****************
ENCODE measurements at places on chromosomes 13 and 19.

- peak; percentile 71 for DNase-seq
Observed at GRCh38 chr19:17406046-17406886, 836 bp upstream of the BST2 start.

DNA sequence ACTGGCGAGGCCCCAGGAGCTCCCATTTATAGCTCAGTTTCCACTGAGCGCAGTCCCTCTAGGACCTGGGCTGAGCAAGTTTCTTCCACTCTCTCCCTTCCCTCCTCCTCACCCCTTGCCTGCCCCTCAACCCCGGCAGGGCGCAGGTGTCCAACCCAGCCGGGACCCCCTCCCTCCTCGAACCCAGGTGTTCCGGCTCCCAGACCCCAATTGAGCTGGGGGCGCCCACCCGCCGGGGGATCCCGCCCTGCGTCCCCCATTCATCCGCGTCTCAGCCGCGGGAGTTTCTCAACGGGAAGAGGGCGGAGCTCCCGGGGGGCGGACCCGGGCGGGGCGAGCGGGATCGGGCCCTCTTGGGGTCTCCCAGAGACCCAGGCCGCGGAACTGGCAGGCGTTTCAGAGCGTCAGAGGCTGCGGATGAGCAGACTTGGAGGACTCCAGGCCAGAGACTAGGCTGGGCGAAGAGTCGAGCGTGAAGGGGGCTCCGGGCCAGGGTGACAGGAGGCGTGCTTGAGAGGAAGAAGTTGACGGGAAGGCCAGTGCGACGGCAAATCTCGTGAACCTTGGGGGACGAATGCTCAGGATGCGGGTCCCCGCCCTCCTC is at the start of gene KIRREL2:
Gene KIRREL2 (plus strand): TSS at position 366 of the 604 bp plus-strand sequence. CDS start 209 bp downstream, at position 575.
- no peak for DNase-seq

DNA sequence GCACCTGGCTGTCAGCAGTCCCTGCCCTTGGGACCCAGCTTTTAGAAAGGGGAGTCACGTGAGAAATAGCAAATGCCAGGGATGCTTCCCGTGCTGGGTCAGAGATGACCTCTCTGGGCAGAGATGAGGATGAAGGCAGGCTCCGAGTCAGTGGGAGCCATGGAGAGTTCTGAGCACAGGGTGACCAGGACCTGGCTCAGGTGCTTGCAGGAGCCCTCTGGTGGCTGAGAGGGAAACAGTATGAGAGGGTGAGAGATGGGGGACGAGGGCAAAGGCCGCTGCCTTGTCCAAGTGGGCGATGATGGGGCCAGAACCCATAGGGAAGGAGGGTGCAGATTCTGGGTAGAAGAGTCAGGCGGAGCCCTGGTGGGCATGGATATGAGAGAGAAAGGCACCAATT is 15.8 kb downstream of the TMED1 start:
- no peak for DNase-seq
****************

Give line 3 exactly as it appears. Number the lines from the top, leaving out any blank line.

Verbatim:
Observed at GRCh38 chr19:17406046-17406886, 836 bp upstream of the BST2 start.